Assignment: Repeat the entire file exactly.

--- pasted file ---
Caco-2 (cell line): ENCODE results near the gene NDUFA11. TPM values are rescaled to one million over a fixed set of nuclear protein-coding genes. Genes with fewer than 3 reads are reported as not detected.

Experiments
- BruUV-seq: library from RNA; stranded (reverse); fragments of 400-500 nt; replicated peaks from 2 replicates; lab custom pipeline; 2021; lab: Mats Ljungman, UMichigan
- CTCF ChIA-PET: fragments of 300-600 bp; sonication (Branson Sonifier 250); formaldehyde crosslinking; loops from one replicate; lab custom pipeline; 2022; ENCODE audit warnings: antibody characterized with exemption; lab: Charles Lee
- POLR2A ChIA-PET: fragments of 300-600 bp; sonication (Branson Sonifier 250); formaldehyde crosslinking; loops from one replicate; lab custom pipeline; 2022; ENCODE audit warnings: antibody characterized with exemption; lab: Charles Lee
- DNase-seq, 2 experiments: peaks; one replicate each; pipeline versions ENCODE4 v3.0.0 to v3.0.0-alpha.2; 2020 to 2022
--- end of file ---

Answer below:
Caco-2 (cell line): ENCODE results near the gene NDUFA11. TPM values are rescaled to one million over a fixed set of nuclear protein-coding genes. Genes with fewer than 3 reads are reported as not detected.

Experiments
- BruUV-seq: library from RNA; stranded (reverse); fragments of 400-500 nt; replicated peaks from 2 replicates; lab custom pipeline; 2021; lab: Mats Ljungman, UMichigan
- CTCF ChIA-PET: fragments of 300-600 bp; sonication (Branson Sonifier 250); formaldehyde crosslinking; loops from one replicate; lab custom pipeline; 2022; ENCODE audit warnings: antibody characterized with exemption; lab: Charles Lee
- POLR2A ChIA-PET: fragments of 300-600 bp; sonication (Branson Sonifier 250); formaldehyde crosslinking; loops from one replicate; lab custom pipeline; 2022; ENCODE audit warnings: antibody characterized with exemption; lab: Charles Lee
- DNase-seq, 2 experiments: peaks; one replicate each; pipeline versions ENCODE4 v3.0.0 to v3.0.0-alpha.2; 2020 to 2022